Jenny Scott and Jyoti Banerjee co-authored a paper Preparing for the Impact of Purpose which connects the purpose discussion that is so popular these days to management tools such as strategy and reputation. How can today’s executives navigate this difficult landscape? Here’s a quick introduction to the paper.  

We live in a noisy world that likes to reduce complex, nuanced issues to their binary basics. Brexit or Remain? Right or Left? Purpose or Profit?  

But, is the world is so polarised? It is full of paradox, conflicting incentives and people, in all their glorious complexities. This makes definitive statements, particularly in economics, difficult to hold up to scrutiny. The issue of purpose versus profit is a case in point.  

Every few weeks there is some new public pronouncement that companies need to focus on their purpose, but even in this febrile environment, the statement by the 181 Business Roundtable CEOs that the purpose of a corporation is not just to serve shareholders but to “create value for all stakeholders” still got plenty of attention.  

The debate over whether that trade-off between purpose and profit a) still exists, b) has been tempered or c) even eliminated has been building for some time. It is powered by both public demand that our corporations deliver more for society and well documented global imperatives such as environmental degradation, technological transformation and growing wealth inequality.  

It is too soon to declare the trade-off defunct. However, there is a compelling and growing body of evidence that suggests not only that purpose no longer demands its pound of profitable flesh, but that it actually drives better financial returns over time.  

Our paper (published by Jenny’s company Apella Advisors) draws together academic evidence, polling research and data points over more than 20 years to build the case that businesses whose strategies are actively driven by a purpose that optimises value for multiple stakeholders, perform better than those that do not. Such evidence takes the personal out of purpose, allowing business leaders to make informed decisions for which they will be held accountable.  

There is fudge in the discussion around corporate purpose. It’s almost as if companies are being urged to find a purpose, any purpose, perhaps for the first time in their corporate lives. We think this is mistaken. Companies have always had a purpose, most often defined over the last forty years in terms of short-term maximisation of the return to shareholders. We call that Purpose 1, or P1.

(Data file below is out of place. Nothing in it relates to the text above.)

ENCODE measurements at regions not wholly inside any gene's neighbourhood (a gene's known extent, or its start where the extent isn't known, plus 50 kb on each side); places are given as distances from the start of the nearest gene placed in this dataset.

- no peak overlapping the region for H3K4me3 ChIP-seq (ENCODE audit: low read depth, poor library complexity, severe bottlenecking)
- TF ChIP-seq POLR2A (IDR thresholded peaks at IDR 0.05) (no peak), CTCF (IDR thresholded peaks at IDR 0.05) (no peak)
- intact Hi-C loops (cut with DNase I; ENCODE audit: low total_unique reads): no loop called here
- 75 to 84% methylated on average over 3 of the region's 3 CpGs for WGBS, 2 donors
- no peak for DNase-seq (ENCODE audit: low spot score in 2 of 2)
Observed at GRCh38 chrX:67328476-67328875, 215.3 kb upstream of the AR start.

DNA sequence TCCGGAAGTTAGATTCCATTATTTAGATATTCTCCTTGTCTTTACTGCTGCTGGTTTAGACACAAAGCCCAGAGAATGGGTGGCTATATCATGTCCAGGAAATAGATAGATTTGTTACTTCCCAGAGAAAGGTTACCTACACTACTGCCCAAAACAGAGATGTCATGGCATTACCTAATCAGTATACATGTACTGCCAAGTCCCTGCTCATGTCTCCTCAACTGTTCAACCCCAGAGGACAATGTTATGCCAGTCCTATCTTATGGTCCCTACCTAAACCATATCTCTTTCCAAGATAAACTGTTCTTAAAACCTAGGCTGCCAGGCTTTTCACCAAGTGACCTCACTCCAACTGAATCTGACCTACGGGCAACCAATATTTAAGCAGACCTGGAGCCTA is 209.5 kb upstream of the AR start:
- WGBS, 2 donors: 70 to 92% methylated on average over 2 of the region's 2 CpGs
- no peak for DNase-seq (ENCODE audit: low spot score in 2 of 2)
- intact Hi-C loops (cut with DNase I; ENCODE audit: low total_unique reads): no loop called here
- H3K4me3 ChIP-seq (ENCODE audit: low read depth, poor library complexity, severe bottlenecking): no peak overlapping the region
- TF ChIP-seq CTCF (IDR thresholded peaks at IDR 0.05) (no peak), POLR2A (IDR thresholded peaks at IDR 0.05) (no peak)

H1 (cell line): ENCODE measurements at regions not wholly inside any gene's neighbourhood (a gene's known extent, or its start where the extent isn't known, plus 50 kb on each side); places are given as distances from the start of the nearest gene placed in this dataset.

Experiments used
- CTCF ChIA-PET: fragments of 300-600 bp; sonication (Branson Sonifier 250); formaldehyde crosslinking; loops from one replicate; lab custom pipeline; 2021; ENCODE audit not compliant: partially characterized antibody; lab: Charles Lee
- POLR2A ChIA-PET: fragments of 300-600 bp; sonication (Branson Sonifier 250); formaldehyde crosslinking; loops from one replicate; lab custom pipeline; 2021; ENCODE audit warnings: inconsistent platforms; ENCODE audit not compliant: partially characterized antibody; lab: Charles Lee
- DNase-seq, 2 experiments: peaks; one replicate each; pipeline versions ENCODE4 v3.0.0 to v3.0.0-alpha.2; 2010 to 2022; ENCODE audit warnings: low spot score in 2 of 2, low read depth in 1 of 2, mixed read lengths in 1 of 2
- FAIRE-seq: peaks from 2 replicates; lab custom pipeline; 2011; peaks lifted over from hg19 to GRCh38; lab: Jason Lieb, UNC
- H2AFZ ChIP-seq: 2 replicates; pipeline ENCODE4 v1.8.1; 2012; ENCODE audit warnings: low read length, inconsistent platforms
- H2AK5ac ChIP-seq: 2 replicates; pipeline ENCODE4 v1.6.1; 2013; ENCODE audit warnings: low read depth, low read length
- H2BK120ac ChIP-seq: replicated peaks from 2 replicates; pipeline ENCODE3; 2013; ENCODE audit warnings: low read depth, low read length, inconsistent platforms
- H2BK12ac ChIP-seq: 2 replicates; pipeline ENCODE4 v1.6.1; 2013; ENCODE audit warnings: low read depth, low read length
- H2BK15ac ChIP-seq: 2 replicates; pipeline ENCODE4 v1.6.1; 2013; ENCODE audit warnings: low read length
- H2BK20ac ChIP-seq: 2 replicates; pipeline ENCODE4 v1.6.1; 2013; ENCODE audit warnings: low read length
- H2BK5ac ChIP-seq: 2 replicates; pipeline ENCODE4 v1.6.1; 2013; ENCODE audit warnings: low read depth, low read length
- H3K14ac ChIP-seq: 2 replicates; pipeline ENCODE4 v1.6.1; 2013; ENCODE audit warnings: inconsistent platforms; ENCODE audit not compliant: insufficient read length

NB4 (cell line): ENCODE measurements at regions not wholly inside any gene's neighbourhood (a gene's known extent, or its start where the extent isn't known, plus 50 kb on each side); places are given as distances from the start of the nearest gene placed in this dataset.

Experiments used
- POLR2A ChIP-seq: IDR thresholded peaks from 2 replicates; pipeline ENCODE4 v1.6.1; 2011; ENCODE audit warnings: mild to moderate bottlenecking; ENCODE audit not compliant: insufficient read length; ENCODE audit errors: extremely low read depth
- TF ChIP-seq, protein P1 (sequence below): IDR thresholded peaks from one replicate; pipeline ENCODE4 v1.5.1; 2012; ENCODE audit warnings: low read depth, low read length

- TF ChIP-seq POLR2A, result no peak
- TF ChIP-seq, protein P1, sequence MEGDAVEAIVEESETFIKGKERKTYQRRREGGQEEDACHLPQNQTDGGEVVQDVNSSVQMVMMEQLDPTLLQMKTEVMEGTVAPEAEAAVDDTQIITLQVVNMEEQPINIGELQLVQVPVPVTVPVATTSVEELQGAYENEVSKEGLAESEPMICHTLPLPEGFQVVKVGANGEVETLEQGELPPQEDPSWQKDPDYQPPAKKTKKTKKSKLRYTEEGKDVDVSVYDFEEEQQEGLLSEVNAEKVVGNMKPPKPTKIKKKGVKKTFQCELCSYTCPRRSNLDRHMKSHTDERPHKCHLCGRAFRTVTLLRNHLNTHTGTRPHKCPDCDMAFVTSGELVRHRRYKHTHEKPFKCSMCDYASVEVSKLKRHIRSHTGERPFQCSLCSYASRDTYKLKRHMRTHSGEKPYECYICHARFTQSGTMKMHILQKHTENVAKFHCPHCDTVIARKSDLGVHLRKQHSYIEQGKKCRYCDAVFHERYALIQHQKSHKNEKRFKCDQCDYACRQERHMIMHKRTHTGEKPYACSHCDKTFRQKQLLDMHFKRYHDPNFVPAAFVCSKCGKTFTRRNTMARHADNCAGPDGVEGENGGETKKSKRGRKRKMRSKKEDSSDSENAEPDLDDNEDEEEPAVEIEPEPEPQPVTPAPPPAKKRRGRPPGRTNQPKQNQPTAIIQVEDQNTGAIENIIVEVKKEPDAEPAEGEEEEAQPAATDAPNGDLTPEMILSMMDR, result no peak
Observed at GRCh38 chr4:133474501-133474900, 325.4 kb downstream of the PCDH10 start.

We think the drive to purpose is more about defining Purpose 2, or P2, which is about optimising value across multiple stakeholders in multiple timeframes.   We argue this evidence suggests that now is the time for businesses to move from a P1 world  to a P2 world.

The question for corporates in this P2 world therefore becomes not what will generate the most money in the shortest time, but what will encourage each stakeholder to give their best? What purpose will bind all those stakeholders together? With signs that better returns are to be generated this way, it becomes a fiduciary duty.  

The paper goes on to recognise the challenges of navigating successfully in this more nuanced world and argues that measuring and tracking a firm’s reputation across those multiple stakeholders provides one critical management tool in evaluating progress. Reputation is the sum total of stakeholder views of a corporate’s character and therefore their intentions towards that corporate, be that in terms of effort from employees, loyalty from customers, reliability of suppliers or trust from society as a whole.  

With each one of those stakeholders driving value, their views on a corporate’s character become critical. They also become a critical lead indicator that businesses cannot afford to ignore.  

The case for purpose-led organisations is not yet beyond dispute. We think a number of areas would benefit from additional work:

* More data is needed on the relationship between purpose and profit

* Companies serious about making purpose a meaningful anchor in their work need to introduce incentive structures that drive non-financial outcomes

* The definitions of success in a P2 world need to evolve – most P2 measures today, such as customer satisfaction or employee engagement, are couched in terms of the P1 metric of profit.  

So yes to profit, yes to purpose, and less of the binary, simplistic polarities that we seem to be inundated with.